Town council defends rise in council tax for people in Raunds

The rise is �1 per week for a Band D property in Raunds
The rise is �1 per week for a Band D property in Raunds

A council has released a statement explaining the reasons behind an increase in its share of the council tax bill.

Raunds Town Council has published the following statement on its website about how much people will pay in council tax for 2018/19.

Are you happy about the rise in council tax?

Are you happy about the rise in council tax?

It says their portion of the council tax has increased by £1 per week for a Band D property and offers an explanation on why the increase is necessary.

The statement says: “By now everyone in Raunds will have received their council tax bills for 2018/19, which include a number of increases from 2017/18.

“In addition to the increases from East Northants District Council, the county council and the police, the town council have increased their portion by approximately £1 per week for a band D property.

“So why do the town council feel that this £1 a week extra is needed?

“It is important to stress that this increase is not to fund the Ada Salter Gardens, digital signs, or any other items that have already been budgeted for.

“The main reason for the increase is that the town council wish to safeguard local services that may be cut as a result of the ongoing issues at Northamptonshire County Council.

“Libraries are threatened with closure and the town council are committed to working with the Raunds Library Management Group to try and retain a library in Raunds.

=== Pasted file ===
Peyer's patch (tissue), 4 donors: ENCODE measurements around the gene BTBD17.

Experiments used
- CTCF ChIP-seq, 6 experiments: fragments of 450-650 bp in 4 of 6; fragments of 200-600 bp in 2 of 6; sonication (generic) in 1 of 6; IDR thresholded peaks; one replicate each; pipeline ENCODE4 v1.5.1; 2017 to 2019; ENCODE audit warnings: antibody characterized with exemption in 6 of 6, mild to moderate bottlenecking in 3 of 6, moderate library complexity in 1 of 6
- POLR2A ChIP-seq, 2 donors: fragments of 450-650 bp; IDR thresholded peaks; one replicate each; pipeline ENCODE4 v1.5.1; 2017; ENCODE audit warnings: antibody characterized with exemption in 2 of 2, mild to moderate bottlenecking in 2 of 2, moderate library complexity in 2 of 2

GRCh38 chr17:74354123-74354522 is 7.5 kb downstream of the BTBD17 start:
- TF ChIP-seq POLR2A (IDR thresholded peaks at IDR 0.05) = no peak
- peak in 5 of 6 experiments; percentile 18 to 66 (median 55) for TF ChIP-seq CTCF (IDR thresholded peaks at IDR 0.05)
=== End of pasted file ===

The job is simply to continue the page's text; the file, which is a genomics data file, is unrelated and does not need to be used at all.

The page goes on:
“The 2018/19 budget includes £40,000 towards the cost of purchasing the library building over 25 years, including any associated fees and annual property costs.

“The town council must still follow all due diligence around the possible purchase of the building, but wished to ensure that the money was available if it was required to purchase the building to secure the library for the town.

“The town council are also aware that the funding situation at Northamptonshire County Council may lead to other services, such as children’s services, being cut.

“The budget includes an allowance of a further £40,000 to fund children’s services and any other services that may be passed down in the future.

“Members of the town council considered the increase in council tax very carefully.

“The council has tried to come up with a budget that safeguards children’s and other services at a cost that the town can bear.

“Council members recognise that nobody will be happy with every decision and nobody likes to see costs rise.

“However, when setting its budget, the town council was in the unenviable position of trying to plan for an unpredictable future at a time when the outcomes of many factors were unknown.”